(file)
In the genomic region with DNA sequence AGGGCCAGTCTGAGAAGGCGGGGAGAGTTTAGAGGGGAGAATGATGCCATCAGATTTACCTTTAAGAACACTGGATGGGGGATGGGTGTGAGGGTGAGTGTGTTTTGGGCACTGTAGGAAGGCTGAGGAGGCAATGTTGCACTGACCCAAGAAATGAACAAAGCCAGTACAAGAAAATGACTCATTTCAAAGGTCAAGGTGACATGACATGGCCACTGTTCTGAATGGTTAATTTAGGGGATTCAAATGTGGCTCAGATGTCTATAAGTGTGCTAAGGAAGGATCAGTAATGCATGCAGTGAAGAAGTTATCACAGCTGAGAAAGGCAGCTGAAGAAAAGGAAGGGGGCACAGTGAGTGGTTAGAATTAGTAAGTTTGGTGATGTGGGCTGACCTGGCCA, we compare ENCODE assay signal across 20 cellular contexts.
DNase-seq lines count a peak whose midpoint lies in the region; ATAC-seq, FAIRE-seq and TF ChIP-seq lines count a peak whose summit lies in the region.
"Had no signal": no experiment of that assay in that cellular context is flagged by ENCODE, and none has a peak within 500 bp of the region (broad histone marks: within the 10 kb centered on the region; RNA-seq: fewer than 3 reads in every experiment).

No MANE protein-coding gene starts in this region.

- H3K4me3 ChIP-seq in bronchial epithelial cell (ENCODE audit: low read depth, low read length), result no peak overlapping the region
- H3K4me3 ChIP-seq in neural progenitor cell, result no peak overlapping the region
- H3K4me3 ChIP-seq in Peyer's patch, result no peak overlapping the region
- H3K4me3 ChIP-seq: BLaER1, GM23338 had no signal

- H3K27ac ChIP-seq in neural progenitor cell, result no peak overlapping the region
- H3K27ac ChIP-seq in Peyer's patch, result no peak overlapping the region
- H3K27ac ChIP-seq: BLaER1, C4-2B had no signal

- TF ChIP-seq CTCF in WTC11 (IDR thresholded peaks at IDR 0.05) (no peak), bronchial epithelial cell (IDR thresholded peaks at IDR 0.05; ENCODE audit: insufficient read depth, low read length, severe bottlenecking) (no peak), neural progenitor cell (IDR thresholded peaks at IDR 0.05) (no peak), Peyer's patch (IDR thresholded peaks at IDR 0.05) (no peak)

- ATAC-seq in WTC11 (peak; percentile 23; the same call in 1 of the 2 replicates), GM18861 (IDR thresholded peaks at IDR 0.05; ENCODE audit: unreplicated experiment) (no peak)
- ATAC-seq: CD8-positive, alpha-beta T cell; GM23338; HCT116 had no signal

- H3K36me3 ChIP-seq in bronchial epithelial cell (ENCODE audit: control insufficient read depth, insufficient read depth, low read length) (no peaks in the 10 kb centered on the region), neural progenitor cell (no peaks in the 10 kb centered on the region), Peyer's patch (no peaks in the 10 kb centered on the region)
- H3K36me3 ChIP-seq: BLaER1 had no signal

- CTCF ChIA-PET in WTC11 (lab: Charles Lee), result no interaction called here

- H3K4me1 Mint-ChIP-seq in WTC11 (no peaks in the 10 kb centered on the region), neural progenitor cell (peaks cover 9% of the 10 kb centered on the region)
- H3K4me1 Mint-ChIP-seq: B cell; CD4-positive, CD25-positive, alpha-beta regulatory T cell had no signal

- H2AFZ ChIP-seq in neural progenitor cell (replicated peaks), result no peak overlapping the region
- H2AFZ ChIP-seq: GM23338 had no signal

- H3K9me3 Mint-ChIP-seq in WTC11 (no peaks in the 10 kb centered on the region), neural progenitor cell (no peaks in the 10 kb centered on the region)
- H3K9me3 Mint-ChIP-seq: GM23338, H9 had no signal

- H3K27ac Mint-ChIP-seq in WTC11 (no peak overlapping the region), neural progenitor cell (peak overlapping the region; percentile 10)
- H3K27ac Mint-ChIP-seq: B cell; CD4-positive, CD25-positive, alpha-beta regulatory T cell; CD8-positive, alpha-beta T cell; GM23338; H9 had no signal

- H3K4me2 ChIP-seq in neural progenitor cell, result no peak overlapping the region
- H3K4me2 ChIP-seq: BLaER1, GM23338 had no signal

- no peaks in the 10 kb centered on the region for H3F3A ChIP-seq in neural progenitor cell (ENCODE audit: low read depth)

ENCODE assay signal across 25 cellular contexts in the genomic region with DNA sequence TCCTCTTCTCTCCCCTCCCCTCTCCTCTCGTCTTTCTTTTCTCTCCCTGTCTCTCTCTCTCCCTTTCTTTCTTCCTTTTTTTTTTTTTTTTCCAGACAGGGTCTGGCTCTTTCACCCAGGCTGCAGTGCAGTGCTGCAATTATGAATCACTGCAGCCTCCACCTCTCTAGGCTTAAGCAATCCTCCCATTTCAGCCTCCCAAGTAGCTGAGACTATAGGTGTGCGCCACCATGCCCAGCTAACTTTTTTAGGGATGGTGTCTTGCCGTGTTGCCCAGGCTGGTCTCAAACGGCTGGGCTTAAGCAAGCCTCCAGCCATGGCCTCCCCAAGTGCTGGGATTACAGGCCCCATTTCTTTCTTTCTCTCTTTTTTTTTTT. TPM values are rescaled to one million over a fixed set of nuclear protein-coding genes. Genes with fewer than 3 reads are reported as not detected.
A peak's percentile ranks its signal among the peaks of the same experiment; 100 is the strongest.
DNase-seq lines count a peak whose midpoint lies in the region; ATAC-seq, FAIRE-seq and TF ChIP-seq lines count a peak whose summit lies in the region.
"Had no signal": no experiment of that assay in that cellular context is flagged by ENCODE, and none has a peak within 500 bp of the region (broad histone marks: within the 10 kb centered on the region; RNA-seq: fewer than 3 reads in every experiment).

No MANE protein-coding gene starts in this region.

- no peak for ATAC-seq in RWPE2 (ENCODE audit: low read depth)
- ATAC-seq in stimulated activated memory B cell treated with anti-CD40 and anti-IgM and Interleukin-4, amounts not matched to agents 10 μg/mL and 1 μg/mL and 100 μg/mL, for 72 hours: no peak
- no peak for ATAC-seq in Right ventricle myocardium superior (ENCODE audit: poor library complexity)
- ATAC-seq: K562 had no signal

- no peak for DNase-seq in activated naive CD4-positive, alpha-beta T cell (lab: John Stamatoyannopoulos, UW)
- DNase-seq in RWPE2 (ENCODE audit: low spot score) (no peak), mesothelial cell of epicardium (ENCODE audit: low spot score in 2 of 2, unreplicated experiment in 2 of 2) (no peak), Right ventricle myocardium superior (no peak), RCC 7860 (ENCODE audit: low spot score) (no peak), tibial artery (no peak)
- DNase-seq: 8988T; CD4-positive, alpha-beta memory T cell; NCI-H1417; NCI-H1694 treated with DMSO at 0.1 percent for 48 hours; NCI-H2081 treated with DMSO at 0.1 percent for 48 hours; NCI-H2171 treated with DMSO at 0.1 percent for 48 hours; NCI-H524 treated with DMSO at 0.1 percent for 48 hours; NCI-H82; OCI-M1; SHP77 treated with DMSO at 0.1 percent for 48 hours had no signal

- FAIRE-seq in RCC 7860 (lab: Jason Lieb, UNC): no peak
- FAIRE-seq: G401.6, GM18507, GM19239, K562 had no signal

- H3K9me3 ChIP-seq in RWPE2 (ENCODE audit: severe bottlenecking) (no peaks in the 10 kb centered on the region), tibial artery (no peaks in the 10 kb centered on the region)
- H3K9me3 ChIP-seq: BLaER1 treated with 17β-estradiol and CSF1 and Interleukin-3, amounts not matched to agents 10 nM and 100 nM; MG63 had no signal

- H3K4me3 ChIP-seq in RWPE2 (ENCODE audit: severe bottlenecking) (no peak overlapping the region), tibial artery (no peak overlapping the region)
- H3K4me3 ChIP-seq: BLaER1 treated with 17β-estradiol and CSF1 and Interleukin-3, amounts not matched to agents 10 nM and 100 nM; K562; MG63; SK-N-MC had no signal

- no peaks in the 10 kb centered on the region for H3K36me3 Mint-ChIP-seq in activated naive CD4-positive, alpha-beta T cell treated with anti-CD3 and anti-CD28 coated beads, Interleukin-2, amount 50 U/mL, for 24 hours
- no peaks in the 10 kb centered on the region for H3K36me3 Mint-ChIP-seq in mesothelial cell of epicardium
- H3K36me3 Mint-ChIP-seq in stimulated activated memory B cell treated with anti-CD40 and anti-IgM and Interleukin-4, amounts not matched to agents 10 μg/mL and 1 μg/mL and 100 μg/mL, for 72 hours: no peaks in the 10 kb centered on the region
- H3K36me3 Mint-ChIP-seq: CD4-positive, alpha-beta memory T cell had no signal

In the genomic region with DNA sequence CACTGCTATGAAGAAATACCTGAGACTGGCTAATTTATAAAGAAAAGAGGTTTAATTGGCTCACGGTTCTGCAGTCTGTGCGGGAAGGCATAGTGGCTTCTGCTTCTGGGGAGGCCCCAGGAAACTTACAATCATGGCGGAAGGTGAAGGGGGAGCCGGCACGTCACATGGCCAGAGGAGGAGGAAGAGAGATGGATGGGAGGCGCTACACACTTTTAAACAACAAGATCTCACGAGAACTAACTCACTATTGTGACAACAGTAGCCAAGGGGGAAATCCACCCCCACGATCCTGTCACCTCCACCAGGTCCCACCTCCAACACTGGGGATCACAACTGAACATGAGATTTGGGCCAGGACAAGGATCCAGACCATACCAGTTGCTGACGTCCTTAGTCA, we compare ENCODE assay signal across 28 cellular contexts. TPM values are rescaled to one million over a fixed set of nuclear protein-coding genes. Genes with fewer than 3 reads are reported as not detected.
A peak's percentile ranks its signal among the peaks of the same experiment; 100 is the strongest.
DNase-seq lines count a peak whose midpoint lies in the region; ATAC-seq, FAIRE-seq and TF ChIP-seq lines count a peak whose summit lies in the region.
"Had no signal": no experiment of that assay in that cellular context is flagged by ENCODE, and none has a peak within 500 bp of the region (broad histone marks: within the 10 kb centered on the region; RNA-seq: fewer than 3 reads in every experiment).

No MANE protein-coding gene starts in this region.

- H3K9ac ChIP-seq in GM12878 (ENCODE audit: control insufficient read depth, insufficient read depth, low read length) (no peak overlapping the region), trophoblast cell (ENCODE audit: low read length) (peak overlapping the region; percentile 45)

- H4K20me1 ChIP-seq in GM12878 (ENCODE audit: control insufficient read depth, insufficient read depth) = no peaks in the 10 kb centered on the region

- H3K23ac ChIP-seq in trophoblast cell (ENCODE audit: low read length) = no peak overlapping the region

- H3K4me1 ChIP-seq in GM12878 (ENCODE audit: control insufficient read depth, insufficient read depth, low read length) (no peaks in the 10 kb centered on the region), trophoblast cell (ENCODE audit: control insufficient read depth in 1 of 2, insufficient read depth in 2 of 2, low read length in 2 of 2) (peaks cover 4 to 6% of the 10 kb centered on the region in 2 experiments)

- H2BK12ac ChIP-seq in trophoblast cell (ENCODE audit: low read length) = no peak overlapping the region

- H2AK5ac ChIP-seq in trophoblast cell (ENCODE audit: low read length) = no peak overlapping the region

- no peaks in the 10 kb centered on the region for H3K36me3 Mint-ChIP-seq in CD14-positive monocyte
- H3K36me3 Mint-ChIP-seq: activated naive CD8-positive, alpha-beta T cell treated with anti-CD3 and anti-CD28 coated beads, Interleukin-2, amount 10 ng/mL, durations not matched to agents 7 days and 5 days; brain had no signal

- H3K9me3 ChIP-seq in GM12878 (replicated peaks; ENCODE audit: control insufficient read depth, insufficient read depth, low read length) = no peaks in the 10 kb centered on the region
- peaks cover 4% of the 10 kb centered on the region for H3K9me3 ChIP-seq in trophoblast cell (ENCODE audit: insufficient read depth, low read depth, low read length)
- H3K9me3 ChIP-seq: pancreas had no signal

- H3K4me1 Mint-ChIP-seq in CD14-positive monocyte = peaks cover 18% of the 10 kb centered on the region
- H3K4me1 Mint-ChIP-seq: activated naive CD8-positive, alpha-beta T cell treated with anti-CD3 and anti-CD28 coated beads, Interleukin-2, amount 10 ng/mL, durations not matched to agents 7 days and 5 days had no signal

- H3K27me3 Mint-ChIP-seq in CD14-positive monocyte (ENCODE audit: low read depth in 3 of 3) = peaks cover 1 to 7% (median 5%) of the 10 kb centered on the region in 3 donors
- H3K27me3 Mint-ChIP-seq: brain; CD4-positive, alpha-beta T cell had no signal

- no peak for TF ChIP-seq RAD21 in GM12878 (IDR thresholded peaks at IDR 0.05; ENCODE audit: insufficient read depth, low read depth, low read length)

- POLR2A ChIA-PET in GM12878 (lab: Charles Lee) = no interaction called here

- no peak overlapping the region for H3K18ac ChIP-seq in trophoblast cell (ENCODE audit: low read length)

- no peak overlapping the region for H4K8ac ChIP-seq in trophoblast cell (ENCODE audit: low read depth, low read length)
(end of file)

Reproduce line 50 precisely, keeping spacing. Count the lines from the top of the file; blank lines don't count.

- H3K36me3 Mint-ChIP-seq: CD4-positive, alpha-beta memory T cell had no signal